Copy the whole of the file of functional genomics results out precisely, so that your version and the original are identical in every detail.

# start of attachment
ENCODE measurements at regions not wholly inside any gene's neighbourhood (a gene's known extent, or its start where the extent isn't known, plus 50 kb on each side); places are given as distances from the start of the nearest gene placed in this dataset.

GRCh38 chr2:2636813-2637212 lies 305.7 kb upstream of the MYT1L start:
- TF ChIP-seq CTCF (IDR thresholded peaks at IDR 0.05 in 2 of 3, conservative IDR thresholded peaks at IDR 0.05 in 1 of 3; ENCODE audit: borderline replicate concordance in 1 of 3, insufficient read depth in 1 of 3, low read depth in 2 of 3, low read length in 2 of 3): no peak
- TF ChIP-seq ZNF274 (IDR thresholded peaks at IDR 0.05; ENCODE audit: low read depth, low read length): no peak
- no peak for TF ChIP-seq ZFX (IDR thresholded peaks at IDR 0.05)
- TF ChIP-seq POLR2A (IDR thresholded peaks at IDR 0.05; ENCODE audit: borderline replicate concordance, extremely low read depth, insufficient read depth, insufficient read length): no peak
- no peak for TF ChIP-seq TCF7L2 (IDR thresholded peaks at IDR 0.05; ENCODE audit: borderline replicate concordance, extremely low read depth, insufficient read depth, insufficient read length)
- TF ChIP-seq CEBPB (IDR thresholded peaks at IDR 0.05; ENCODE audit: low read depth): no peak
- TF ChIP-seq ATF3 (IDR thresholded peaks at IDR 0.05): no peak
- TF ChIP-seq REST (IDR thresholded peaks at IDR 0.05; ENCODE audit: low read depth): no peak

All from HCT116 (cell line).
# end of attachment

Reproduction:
ENCODE measurements at regions not wholly inside any gene's neighbourhood (a gene's known extent, or its start where the extent isn't known, plus 50 kb on each side); places are given as distances from the start of the nearest gene placed in this dataset.

GRCh38 chr2:2636813-2637212 lies 305.7 kb upstream of the MYT1L start:
- TF ChIP-seq CTCF (IDR thresholded peaks at IDR 0.05 in 2 of 3, conservative IDR thresholded peaks at IDR 0.05 in 1 of 3; ENCODE audit: borderline replicate concordance in 1 of 3, insufficient read depth in 1 of 3, low read depth in 2 of 3, low read length in 2 of 3): no peak
- TF ChIP-seq ZNF274 (IDR thresholded peaks at IDR 0.05; ENCODE audit: low read depth, low read length): no peak
- no peak for TF ChIP-seq ZFX (IDR thresholded peaks at IDR 0.05)
- TF ChIP-seq POLR2A (IDR thresholded peaks at IDR 0.05; ENCODE audit: borderline replicate concordance, extremely low read depth, insufficient read depth, insufficient read length): no peak
- no peak for TF ChIP-seq TCF7L2 (IDR thresholded peaks at IDR 0.05; ENCODE audit: borderline replicate concordance, extremely low read depth, insufficient read depth, insufficient read length)
- TF ChIP-seq CEBPB (IDR thresholded peaks at IDR 0.05; ENCODE audit: low read depth): no peak
- TF ChIP-seq ATF3 (IDR thresholded peaks at IDR 0.05): no peak
- TF ChIP-seq REST (IDR thresholded peaks at IDR 0.05; ENCODE audit: low read depth): no peak

All from HCT116 (cell line).